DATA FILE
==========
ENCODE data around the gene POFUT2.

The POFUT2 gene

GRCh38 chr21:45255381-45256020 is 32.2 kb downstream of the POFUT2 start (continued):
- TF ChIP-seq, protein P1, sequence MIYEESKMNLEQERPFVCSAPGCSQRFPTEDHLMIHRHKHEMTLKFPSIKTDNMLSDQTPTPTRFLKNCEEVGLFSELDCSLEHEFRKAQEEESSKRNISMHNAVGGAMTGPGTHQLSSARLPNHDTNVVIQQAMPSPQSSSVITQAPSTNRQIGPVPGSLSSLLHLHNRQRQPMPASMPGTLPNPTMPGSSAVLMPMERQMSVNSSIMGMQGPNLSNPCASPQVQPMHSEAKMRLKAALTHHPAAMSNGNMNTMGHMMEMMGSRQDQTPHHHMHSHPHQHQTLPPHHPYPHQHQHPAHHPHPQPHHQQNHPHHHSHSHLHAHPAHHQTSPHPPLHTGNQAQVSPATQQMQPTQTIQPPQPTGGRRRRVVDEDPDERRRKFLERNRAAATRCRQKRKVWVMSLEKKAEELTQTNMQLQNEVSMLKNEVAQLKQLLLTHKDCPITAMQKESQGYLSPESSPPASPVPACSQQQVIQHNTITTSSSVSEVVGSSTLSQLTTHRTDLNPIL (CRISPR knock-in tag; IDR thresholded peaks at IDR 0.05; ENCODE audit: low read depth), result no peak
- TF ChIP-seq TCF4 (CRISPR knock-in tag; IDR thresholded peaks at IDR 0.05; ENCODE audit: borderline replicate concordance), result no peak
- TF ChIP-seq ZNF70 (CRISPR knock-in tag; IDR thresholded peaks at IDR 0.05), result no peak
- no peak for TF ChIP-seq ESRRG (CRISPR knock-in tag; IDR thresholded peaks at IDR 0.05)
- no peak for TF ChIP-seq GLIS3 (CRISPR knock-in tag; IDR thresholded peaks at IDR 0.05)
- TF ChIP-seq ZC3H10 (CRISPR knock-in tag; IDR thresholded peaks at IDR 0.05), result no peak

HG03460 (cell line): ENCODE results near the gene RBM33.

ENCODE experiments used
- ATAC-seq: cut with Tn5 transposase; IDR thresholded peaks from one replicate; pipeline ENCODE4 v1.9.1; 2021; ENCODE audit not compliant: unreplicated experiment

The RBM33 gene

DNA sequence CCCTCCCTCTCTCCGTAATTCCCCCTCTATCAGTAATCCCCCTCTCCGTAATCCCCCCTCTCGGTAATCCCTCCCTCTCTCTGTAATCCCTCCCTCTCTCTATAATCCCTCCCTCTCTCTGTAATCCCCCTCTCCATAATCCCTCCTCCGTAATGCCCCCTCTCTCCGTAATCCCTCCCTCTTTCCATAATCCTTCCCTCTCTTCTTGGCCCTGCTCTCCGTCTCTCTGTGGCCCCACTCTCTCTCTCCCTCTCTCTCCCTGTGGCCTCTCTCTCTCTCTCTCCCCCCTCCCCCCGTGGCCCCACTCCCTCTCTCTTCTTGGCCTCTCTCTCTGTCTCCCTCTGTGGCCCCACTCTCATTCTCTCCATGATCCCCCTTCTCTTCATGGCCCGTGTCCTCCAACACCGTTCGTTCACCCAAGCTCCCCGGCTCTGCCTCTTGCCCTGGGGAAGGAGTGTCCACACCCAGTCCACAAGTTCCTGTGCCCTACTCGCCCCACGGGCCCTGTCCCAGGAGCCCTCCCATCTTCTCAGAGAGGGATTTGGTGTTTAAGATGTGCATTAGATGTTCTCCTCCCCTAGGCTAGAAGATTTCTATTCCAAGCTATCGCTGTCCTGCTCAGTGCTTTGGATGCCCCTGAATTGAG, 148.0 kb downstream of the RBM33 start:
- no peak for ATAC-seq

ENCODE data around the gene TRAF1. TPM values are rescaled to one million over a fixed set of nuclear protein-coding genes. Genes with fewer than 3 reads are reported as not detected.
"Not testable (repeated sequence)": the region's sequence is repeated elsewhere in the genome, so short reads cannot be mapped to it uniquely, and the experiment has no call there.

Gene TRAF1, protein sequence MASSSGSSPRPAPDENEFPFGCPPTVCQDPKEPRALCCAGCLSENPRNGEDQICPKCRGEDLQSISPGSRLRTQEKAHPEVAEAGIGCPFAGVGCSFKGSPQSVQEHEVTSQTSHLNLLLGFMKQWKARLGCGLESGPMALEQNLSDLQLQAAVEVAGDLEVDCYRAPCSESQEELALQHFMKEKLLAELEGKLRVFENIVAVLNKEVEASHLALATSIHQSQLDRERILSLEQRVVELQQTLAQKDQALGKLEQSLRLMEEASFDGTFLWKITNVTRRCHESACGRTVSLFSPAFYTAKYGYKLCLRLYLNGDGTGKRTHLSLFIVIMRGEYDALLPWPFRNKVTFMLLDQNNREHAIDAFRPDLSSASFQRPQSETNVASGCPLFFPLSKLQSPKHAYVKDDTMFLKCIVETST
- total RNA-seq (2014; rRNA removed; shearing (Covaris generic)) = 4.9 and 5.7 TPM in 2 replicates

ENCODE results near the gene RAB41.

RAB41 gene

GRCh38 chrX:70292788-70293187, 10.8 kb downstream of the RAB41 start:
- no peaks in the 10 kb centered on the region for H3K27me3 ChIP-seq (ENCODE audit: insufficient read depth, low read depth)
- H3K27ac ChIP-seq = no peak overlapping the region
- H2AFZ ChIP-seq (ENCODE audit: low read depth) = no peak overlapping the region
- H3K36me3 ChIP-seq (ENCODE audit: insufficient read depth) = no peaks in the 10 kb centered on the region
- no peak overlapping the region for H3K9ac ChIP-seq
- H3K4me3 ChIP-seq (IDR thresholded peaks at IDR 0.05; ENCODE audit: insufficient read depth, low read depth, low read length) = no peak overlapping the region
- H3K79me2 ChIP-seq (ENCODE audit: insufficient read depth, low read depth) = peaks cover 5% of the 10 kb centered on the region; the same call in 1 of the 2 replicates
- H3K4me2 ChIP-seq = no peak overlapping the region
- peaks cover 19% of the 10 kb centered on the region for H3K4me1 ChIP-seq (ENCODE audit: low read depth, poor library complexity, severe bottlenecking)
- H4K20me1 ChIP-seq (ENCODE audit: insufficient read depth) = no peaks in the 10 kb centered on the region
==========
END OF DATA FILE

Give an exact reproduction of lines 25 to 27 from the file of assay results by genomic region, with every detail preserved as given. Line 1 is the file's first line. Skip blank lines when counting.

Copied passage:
- H2AFZ ChIP-seq (ENCODE audit: low read depth) = no peak overlapping the region
- H3K36me3 ChIP-seq (ENCODE audit: insufficient read depth) = no peaks in the 10 kb centered on the region
- no peak overlapping the region for H3K9ac ChIP-seq